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WCoMC Management Consulting 2030 – the rise of the robo-consultant ...

Just because you can, doesn’t mean you should. With great power comes great responsibility. Is this the age of the rise of the truly ethical consultant?...


               Dr Simon Davey

November 2018, the CMCE Global Symposium and the launch of the results of a research project “What skills will consultants need in 2030?” The room awaits with bated breath, a mix of expertise and experience, from fresh-faced business students to wise elderly consultants, seven decades of wisdom across the ages.

Does demographic change and technological change require change in the nature of consultancy skills? Or indeed their application? We know (or at least we think we know) the pace of change is ever increasing. Yet what does it mean to be human in the world of consultancy?

The research study covered seven themes: self-employment, globalisation, artificial intelligence (AI), big data, robotics, internet of things (IoT) and cyber security, whilst also acknowledging the nature of the consultant’s timeless skills.

This article is the opinion of its author, drawing threads from the report and the symposium and may disagree with some elements of the findings of the report. The symposium has been reported under the Chatham House Rule [1].

Do management consultants over-complicate things?

Yes, why would they not? There is an unfortunate inherent self-interest in over-complication. Yet there is increasing demand for simplification and simple, straight consultancy. Yes, there is a need for strategic overhaul, for creative disruption, for doing better things (as well as doing things better); but there is much to be gained by intelligent application of ‘marginal gains’ [2]. Find a problem, resolve it and embed the solution. Managed evolution rather than revolution;  or as Jim Collins would say, “Fire bullets, not cannonballs.”

Self-employment:  Big 4 or little million

There are increasing numbers of solo practitioners competing with the deep pocket large incumbents in the consultancy market. They provide key expertise and experience in a niche and offer a different perspective, whilst still potentially remaining the glue that holds organisations together. They are agile, often hungry, sometimes younger with fresh thinking. Yet to succeed, without the base of the corporate machine, they require sales skills, networking and contracting as well as delivery skills;  have to invest their own time in development and growing exceptional;  and their success depends not just on reputation and credibility (which is partly sourced from others and the crowd) but on trust. The essential human element of trust. Advice without trust and credibility is redundant (although it may get you a paycheque).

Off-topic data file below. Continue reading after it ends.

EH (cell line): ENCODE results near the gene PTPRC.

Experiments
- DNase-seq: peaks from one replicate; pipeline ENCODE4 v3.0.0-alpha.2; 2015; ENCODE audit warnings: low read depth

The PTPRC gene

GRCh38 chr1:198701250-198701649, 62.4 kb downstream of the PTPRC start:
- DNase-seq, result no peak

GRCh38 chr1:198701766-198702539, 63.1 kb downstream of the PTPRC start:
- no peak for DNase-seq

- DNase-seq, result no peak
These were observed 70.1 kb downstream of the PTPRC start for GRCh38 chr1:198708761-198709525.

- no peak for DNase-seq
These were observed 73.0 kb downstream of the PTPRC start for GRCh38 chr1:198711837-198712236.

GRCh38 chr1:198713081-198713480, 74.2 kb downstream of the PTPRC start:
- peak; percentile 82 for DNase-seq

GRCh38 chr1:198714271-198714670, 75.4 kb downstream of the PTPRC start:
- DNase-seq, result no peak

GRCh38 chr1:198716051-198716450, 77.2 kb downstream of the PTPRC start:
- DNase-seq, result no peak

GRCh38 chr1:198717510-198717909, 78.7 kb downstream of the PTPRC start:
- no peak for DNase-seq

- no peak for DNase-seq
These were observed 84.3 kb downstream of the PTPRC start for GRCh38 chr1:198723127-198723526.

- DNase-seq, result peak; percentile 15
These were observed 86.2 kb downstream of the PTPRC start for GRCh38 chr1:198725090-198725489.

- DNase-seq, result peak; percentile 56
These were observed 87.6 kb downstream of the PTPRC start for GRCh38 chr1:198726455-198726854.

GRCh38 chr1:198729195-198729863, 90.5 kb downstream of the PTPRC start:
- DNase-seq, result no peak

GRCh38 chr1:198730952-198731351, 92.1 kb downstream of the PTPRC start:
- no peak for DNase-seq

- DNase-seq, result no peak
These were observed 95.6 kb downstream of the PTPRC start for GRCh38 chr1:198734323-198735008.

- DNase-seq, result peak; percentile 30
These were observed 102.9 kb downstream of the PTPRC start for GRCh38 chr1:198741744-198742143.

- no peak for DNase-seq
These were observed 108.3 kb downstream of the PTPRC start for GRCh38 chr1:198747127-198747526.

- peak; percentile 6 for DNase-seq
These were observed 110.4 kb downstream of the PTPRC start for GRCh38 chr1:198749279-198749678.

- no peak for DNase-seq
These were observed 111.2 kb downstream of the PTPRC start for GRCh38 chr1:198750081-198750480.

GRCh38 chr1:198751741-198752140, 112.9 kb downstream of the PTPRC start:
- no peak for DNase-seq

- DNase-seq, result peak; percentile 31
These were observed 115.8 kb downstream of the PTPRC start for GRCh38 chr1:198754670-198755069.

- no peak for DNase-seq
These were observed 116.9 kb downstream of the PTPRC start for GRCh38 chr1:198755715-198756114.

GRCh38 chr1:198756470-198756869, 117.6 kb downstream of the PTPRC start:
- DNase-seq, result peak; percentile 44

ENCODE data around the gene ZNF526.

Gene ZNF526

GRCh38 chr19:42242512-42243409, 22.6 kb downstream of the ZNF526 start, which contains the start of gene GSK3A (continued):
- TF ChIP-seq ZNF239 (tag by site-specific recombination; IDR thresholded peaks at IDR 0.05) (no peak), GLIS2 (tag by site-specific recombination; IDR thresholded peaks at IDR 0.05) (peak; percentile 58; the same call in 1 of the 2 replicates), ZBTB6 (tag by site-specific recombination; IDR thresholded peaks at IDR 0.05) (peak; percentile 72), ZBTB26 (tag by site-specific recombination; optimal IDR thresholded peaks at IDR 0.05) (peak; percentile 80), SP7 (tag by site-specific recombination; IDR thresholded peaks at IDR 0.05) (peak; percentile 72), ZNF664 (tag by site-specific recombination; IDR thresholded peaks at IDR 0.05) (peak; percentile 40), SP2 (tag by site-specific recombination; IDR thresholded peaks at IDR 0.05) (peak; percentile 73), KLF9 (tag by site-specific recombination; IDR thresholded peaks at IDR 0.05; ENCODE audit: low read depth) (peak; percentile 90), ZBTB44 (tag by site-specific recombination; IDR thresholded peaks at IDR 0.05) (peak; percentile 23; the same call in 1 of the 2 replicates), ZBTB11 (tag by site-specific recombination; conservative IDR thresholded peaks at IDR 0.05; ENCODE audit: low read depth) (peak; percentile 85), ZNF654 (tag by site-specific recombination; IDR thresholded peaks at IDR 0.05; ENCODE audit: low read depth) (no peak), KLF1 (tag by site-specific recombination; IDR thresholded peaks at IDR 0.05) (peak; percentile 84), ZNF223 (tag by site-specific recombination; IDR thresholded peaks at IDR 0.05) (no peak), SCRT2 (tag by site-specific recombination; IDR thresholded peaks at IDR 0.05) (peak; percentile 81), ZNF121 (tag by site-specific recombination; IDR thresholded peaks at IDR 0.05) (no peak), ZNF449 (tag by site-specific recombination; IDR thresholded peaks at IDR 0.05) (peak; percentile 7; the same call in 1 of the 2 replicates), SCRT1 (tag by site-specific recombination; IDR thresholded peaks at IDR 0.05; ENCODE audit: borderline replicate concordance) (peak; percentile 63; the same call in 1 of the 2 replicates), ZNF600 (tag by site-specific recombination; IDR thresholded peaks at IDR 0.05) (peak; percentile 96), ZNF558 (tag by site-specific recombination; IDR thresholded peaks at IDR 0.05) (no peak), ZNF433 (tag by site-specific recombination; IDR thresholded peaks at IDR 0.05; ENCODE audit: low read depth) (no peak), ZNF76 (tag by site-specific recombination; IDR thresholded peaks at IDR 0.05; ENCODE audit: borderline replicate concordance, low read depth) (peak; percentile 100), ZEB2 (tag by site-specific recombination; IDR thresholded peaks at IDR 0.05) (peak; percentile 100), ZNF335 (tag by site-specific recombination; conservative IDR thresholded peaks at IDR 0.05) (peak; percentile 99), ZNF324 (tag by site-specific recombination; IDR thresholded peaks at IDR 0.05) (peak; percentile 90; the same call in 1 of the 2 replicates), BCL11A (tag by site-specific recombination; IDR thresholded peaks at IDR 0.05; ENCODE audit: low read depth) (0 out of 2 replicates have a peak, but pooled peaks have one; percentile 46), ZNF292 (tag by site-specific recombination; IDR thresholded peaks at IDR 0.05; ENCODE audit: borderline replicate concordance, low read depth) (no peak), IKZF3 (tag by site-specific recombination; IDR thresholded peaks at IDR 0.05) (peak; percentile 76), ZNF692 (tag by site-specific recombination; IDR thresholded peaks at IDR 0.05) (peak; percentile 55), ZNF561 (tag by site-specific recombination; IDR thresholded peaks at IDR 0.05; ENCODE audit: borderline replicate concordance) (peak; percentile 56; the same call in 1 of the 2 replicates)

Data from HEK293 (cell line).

The world grows more digital and more virtual because it can, not because it should. With a relentless pace of change (from the tools we use to

  A once proud lion, confined to 
                  the bins...

communicate, but not how we communicate and engage) to paranoia caused by lack of understanding;  (the so called expert at the top of the pyramid feeling deep ‘imposter syndrome’ as their knowledge and all they knew to be true dies a death); and decreasing trust in experts (why, because they’re not always right;  or because they think they’re right when they’re clearly wrong and lack the humility we expect).